Friday, December 12, 2014

All the world's a stage, And all the men and women merely players

Synecdoche, New York (2008) - Kaufman *rewatch
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Loneliness and death. For Caden (Phillip Seymour Hoffman) they figure greatly into his unraveling life. Yes there are other important things like finding self and representing truth in art and such. But the bottom line is, everyone dies some day. Don't know how Caden ended up in a loveless, downright cynical marriage and a daughter. His stage play gets a good reception and he gets smitten by a flirtatious box office girl Hazel (Samantha Morton) but waves her advances off to be truthful to his family. But as he struggles as a playwright and with his hypochondria, his artist wife Adele (Katherine Keener) leaves with their 4 year old daughter Olive to become a successful painter. Then he gets a MacArthur Fellowship/Genius Grant. He wants to put up a massive play that reflects real life. Caden, so caught up with producing something truthful, he loses track of time. Time passes aggressively fast. He sets up a duplicate copies of everything in a massive warehouse space, the buildings, people he knows in real life. With a blink of an eye Caden is old, Olive is a lesbian stripper covered with tattoos, dying of ink poisoning, Adele has died after leading successful career as an artist who did tiny paintings of people, just like how she used to make Caden feel- insignificant, during their marriage.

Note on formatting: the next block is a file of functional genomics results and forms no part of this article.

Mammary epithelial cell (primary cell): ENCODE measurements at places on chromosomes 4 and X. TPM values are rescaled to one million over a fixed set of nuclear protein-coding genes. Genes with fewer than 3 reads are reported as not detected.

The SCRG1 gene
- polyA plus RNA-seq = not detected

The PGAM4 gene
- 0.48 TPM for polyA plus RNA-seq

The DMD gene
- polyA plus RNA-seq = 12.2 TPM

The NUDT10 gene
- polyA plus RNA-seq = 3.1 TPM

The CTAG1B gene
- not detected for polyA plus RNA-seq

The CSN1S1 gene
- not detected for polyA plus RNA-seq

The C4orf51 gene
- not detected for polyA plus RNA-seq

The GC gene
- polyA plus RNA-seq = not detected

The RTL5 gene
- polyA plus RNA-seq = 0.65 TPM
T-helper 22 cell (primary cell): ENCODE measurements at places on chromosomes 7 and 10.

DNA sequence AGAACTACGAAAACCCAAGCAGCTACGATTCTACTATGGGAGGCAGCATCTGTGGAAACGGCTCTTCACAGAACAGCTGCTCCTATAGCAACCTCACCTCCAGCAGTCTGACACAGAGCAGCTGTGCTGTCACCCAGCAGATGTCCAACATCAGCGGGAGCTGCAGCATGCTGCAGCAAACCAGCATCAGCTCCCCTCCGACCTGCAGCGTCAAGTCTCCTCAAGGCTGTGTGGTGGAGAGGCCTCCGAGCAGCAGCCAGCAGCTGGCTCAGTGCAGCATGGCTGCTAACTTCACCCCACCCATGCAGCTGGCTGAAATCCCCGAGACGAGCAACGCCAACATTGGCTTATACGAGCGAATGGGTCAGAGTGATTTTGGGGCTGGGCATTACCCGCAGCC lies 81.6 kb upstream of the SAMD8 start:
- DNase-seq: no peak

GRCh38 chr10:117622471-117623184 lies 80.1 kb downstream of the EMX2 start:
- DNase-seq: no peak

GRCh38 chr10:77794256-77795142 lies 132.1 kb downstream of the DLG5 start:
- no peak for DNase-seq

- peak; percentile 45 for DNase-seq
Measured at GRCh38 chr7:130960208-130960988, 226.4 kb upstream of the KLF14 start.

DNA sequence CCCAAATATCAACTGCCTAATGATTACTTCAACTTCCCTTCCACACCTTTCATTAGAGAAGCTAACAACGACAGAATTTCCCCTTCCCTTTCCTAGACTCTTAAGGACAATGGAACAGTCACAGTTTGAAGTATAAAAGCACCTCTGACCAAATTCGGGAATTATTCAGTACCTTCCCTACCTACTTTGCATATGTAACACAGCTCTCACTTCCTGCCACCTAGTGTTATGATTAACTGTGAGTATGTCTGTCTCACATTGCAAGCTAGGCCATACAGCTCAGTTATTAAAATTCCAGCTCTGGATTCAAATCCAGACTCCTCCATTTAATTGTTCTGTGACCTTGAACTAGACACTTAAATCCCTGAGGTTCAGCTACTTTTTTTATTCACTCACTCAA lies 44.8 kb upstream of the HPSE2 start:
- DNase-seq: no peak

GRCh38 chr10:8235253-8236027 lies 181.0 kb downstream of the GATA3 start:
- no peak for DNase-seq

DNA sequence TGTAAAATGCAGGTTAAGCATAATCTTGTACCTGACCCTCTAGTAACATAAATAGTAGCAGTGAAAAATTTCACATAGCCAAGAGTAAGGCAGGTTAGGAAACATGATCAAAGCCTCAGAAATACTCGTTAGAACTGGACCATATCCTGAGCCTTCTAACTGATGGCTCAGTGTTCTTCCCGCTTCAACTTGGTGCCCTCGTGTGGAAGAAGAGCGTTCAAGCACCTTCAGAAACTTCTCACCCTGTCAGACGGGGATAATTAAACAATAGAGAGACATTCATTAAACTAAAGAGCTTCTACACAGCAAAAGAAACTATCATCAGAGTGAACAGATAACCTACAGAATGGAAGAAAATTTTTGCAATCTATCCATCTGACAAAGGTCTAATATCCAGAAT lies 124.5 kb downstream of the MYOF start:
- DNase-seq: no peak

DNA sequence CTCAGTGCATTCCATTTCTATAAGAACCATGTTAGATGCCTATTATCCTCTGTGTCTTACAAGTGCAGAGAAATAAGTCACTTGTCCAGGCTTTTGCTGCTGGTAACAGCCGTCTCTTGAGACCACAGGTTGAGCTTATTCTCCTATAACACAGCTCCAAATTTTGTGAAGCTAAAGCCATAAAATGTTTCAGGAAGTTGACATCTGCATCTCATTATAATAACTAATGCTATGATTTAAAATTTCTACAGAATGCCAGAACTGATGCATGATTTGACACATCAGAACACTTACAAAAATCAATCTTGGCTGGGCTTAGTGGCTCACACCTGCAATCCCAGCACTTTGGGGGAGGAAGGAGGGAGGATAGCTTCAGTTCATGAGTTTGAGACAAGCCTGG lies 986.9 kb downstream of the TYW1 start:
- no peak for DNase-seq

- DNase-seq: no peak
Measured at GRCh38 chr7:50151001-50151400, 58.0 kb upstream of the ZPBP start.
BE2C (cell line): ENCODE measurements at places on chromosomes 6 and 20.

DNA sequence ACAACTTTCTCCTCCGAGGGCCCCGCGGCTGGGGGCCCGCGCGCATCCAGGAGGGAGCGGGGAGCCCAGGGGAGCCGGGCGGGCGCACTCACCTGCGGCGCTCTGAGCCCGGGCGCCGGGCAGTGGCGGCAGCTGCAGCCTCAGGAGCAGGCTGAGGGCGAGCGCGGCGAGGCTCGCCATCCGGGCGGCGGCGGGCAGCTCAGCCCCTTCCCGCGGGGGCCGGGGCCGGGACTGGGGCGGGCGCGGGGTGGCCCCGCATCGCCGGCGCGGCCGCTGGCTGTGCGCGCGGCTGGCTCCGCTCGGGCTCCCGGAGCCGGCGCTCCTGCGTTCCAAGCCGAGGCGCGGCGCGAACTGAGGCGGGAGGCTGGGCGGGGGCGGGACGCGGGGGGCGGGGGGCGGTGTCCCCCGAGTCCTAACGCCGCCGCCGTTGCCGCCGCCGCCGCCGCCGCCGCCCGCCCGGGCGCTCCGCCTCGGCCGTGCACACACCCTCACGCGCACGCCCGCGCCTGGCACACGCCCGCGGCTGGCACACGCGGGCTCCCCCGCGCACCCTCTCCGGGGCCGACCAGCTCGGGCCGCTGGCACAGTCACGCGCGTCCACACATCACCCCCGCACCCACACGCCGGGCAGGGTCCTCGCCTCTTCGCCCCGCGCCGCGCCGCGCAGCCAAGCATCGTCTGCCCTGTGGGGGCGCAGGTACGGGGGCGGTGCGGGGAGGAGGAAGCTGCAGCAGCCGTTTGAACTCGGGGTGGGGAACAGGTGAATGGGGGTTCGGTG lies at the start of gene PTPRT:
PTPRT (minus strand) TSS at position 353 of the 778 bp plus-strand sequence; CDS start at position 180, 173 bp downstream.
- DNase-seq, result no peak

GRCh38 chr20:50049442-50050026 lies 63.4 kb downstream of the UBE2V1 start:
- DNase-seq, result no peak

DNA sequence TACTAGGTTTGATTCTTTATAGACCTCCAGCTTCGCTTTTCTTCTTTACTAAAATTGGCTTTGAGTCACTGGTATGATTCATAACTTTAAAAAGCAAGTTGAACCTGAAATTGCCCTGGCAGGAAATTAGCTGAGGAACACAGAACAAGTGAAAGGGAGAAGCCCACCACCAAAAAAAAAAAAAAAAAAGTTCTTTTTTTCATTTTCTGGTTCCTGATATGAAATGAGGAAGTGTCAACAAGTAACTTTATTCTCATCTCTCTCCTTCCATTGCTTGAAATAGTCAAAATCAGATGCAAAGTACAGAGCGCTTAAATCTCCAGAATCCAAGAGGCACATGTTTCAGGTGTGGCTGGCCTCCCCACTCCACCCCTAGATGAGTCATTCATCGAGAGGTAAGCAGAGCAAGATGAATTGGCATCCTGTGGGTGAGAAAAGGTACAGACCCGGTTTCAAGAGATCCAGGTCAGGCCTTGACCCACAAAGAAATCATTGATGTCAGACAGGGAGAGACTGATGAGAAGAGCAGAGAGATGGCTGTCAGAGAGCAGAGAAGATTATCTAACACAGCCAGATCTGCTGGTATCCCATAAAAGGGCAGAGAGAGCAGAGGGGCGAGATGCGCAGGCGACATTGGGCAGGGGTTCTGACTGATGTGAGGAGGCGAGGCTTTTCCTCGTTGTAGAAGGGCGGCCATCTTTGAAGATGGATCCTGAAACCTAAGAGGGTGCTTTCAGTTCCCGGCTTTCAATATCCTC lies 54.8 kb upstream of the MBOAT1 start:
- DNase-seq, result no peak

This multi-layered, ambitious film affected me like no other. Kaufman touches upon universal theme of loneliness and melancholy through the eyes of an obsessive artist who builds a replica of life on stage within the replica, within the replica.... Kaufman gives the well worn premise of life imitating art- vice versa and life as a stage play with more depth and intimacy. However absurd the idea of recreating life that is just like the one you are living in in a giant warehouse in New York, Synecdoche's consistently somber mood takes the surrealist whimsy down to earth. Forever romantic, he allows Caden and Hazel to finally unite, but too old to 'fuck each other until they merge into chimera'. There is more in Synecdoche than every 10 yr old's inclination that the world evolves around him/her. As Caden, nearing the end of his life after overseeing the ongoing, unfinished work - the lifelike biosphere he created, realizes that he too, is playing the role, directed by an actress who plays a cleaning lady (Diane Wiest). Synedoche is a massive undertaking that is at once deeply personal, complex and touching as much as any works of Bergman or Fellini.

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